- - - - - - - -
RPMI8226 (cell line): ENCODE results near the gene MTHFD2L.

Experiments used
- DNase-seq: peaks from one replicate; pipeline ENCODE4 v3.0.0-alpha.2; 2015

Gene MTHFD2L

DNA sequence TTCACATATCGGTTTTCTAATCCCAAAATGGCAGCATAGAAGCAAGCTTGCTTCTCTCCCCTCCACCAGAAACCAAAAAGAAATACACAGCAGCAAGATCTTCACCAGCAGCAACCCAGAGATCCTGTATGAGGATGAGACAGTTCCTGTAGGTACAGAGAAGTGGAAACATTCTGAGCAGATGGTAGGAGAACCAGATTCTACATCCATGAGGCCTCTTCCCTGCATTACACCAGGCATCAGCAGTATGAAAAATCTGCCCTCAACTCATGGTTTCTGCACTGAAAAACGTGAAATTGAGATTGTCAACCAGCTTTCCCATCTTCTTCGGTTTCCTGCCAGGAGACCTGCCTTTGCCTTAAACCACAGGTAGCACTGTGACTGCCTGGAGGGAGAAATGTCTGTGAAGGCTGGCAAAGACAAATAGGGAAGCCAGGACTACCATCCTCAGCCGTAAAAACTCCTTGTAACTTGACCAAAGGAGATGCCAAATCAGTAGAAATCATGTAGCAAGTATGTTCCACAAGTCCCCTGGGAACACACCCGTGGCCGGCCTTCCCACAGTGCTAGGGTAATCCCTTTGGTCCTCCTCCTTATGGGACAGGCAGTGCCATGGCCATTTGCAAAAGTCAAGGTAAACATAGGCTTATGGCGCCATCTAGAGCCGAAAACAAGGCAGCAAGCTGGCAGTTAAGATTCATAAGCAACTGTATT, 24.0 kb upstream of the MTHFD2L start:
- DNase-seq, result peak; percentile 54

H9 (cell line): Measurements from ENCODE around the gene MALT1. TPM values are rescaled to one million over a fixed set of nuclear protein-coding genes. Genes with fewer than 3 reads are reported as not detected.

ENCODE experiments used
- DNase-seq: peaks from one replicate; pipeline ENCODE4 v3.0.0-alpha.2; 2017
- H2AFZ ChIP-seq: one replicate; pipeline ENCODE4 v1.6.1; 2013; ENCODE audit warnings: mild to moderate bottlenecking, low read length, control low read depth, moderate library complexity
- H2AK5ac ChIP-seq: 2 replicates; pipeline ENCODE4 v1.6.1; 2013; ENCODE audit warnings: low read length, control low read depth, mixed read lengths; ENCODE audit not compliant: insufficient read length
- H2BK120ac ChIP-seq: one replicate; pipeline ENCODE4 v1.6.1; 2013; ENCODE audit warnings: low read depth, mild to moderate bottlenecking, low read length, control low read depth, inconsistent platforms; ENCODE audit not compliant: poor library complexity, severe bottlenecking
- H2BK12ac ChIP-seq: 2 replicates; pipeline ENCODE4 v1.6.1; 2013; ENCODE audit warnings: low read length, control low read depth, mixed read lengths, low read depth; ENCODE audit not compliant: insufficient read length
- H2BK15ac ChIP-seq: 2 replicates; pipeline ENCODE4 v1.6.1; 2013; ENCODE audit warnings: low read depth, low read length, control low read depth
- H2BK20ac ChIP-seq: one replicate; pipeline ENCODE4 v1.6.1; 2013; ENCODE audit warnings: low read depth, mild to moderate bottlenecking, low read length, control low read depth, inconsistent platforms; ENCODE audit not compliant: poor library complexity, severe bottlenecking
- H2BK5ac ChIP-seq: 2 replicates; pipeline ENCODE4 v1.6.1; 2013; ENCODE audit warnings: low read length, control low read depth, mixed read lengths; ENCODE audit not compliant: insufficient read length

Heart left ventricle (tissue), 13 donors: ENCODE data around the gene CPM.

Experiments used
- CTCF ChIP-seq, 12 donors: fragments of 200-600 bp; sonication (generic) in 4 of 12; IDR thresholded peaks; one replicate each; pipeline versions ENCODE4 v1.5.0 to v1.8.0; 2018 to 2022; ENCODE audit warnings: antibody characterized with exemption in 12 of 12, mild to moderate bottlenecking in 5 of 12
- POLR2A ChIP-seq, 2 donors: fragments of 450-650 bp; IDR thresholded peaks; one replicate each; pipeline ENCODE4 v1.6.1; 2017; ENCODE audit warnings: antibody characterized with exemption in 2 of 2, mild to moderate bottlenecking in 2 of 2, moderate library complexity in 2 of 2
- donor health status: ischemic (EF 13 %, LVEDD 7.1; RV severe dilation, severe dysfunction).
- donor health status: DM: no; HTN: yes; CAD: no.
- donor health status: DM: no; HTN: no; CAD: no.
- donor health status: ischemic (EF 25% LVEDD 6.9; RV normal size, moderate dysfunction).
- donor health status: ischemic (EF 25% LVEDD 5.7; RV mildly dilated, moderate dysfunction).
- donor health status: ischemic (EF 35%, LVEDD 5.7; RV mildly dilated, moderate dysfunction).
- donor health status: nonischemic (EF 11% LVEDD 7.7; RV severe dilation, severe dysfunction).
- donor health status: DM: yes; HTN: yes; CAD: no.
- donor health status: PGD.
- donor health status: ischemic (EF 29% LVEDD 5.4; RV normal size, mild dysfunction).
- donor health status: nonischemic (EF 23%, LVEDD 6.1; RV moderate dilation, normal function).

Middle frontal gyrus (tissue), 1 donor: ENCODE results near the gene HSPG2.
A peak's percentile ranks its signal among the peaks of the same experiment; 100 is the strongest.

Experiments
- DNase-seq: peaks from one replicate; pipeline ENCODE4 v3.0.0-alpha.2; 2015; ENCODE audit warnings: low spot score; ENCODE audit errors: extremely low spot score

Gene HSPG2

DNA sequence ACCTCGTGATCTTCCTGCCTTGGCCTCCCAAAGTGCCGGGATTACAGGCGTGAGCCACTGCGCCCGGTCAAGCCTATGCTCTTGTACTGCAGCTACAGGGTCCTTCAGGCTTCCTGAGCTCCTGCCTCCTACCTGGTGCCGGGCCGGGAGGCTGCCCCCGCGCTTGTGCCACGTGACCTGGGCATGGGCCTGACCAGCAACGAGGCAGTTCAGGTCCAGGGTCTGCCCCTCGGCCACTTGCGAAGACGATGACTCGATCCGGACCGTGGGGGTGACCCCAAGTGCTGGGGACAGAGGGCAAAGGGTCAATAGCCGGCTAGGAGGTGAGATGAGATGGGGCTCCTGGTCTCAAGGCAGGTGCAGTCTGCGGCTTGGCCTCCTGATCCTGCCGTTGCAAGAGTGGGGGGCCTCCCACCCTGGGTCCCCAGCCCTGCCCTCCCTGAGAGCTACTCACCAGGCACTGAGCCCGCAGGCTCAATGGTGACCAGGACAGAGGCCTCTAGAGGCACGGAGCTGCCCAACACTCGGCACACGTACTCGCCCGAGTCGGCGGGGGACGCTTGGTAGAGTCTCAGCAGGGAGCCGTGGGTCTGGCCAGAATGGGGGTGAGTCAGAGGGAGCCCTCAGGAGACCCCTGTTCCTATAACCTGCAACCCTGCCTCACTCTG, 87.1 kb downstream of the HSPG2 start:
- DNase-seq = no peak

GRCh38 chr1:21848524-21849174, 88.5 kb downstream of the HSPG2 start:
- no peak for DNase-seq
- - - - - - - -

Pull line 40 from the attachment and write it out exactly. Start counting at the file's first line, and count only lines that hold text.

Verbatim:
- no peak for DNase-seq